Exactly, we discovered it was a much bigger challenge than we thought it was when we started drilling down, and I was trying to find the content and find the collateral to train the team in. So that was kind of grew from there.
Scott Santucci 08:17
Gotcha. So, I think most people in a SAS environment can relate to that. So, tell me where you are today. And in our speed day consulting, what what can you challenge us with to see whether we can help you or not?
Elizabeth Connor 08:29
So, here's the biggest challenge we've had. So, we've got all the sales team hoppy, they've got their quarterly training plans, they've got me they can come to for collateral requests, and they know all that's going to be done for campaigns and stuff. The issue I have is not with them. It's actually with the management of those teams. So, the they're, they're younger, they're less experienced in the work environment. And they keep trying to take parts of my job. And you start feeling quite territorial, and it becomes quite a conflict. And then as the more experienced one, I keep thinking, I've got to take a step back and go, No, we can deal with this. And it actually ends up making me more wind up. So, the whole dealing with the managers who I'm in the same team meetings with is the real challenge.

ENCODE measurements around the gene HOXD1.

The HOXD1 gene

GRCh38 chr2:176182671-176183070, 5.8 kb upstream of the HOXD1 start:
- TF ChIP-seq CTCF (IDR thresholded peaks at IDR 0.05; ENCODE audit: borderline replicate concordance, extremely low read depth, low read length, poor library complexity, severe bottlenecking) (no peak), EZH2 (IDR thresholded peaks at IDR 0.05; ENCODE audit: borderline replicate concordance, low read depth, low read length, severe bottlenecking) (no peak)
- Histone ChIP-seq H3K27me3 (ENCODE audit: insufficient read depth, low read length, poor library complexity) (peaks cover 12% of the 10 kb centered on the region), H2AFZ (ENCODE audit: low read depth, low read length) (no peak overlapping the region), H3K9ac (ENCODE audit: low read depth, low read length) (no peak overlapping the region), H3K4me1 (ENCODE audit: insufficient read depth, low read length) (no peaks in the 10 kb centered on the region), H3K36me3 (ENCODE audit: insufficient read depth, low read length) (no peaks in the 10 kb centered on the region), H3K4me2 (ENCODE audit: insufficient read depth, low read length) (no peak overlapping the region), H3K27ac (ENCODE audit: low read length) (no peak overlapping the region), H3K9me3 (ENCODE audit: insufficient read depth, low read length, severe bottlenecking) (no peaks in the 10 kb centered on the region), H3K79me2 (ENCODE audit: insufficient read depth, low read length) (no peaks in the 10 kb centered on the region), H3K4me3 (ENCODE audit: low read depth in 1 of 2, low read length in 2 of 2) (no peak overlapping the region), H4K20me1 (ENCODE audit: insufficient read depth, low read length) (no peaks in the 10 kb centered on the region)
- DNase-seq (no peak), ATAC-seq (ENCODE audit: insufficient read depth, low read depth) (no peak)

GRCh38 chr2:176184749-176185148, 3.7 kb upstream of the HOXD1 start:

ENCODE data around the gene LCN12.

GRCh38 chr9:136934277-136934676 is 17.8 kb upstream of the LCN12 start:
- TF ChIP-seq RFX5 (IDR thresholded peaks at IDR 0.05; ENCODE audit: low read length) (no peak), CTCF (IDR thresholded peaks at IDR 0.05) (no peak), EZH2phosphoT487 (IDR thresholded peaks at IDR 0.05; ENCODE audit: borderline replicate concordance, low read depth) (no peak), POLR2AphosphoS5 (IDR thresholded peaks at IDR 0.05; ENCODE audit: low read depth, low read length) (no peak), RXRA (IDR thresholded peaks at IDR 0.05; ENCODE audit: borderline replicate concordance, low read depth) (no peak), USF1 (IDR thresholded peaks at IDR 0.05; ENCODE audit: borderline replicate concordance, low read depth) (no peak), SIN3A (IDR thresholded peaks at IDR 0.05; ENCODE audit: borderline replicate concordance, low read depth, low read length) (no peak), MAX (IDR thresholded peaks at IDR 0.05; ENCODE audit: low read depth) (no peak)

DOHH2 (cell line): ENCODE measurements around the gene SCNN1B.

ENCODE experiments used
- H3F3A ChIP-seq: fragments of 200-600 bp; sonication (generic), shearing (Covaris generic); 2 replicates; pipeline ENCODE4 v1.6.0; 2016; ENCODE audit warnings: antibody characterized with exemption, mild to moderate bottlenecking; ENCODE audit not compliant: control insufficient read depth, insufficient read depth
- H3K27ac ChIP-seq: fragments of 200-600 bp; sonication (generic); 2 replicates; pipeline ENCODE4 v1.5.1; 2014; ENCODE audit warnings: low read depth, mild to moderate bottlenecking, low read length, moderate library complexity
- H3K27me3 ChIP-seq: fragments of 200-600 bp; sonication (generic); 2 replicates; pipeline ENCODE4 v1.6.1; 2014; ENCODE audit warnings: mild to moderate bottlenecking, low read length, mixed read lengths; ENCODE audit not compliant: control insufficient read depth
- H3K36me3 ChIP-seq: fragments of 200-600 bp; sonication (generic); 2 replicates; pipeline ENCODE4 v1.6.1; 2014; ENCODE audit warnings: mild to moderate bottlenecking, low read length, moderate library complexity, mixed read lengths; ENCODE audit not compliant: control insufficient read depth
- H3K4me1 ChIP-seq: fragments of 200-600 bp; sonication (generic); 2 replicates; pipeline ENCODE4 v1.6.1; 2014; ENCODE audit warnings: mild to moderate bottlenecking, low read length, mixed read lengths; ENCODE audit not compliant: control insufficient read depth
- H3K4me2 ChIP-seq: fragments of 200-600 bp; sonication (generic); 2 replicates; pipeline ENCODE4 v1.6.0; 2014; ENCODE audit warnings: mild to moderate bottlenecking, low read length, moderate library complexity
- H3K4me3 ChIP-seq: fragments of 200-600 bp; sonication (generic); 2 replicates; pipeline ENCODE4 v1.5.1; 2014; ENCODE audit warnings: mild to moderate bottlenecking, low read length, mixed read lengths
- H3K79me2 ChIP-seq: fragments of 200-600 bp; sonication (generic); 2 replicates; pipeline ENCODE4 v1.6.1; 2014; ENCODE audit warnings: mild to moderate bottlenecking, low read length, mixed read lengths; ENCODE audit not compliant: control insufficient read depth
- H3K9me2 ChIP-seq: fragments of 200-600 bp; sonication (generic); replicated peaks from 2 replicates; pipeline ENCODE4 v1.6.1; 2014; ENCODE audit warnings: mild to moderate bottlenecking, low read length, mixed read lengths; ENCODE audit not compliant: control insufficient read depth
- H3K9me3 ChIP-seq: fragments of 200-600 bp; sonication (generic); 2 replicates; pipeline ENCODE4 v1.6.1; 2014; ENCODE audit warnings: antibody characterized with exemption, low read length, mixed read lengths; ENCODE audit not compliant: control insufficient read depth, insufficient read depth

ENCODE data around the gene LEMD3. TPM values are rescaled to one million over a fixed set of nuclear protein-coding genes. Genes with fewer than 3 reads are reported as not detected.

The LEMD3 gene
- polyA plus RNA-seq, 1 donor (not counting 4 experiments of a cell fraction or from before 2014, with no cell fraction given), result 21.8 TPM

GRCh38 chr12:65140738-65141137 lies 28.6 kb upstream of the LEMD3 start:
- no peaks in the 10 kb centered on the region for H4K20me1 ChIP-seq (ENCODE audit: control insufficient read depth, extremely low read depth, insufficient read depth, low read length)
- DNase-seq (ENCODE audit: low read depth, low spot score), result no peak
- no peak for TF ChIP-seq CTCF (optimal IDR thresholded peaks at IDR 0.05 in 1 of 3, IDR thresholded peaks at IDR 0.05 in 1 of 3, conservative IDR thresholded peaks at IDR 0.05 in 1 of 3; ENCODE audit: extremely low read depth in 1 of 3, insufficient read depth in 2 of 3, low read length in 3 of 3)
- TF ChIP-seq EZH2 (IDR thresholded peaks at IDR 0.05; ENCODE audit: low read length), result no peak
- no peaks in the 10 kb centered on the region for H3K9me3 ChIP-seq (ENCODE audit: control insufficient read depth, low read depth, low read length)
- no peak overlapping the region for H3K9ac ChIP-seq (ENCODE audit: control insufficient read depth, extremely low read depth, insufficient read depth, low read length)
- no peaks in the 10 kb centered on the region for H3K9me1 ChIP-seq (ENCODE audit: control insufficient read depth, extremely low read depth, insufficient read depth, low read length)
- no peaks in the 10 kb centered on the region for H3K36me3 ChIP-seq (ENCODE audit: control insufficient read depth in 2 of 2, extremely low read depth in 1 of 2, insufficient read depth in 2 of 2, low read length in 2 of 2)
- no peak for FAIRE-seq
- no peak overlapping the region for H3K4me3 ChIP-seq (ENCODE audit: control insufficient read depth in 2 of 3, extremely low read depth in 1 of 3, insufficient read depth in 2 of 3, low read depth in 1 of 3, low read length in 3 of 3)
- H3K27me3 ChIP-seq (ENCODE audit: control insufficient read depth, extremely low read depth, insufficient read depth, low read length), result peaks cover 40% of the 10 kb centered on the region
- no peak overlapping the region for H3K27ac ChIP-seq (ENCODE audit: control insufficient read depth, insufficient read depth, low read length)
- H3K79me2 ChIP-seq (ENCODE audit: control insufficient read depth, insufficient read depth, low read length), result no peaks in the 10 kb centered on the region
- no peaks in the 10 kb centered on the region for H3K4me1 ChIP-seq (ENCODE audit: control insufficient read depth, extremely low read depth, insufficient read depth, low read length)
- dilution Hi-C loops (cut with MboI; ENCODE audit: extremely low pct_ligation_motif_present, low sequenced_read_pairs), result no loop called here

Scott Santucci 09:29
So let me speculate a little bit here to see if this is if this is common. I have run into situations where managers might say, look, the reps that work for me are my responsibility. I'm in charge of developing them. You are not. And you're and I'm kind of very, very much paraphrasing what you're doing is getting in the turf in space that I'm responsible for. And I wouldn't do it the way that you're doing it. I want him to do it this way. Is that about right?
Elizabeth Connor 10:09
Yeah. So, they'll sit there and go, you need to train my reps. Okay, great. What training? Do you feel your reps need to put training or coaching? And do your reps want? I don't know. You just have to shame them. Yeah. All right. Okay, well, we'll come up with a plan, great, then it comes to onboarding. And you've got manager going, I'm having nothing to do with onboarding. And then the manager comes in and says, No, I want to do the onboarding. Mm. You know, you've got that you've got another manager, if he's going ahead and schedule in training, away from what you've planned, then your reps going to spend a lot of times in training here. And it's not me, but I'm the one that gets the negative feedback.